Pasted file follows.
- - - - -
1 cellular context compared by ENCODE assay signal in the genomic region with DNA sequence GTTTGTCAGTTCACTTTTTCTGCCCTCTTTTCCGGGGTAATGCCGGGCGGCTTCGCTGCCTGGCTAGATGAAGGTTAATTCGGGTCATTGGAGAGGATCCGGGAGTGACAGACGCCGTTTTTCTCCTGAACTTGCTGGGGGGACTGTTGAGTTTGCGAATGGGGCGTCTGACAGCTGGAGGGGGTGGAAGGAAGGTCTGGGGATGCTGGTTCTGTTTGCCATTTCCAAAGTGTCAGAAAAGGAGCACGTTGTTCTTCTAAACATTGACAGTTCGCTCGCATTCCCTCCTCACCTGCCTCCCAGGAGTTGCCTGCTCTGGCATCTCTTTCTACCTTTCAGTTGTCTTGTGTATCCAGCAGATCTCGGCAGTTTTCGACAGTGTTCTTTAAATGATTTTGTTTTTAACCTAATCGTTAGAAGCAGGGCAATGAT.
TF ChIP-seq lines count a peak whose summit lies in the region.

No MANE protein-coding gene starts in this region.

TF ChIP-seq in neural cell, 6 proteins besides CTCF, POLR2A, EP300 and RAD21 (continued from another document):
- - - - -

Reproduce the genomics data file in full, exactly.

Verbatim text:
1 cellular context compared by ENCODE assay signal in the genomic region with DNA sequence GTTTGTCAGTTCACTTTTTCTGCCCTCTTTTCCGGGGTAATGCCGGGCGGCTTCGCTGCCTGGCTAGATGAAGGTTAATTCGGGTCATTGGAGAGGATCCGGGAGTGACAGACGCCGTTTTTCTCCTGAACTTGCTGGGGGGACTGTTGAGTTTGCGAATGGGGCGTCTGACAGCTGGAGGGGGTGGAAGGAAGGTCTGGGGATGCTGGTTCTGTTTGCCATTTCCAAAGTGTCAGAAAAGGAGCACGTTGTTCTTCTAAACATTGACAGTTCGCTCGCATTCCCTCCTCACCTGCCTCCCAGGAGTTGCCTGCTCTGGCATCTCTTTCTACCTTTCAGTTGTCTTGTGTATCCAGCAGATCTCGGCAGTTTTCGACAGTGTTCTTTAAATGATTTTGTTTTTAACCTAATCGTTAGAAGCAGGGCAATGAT.
TF ChIP-seq lines count a peak whose summit lies in the region.

No MANE protein-coding gene starts in this region.

TF ChIP-seq in neural cell, 6 proteins besides CTCF, POLR2A, EP300 and RAD21 (continued from another document):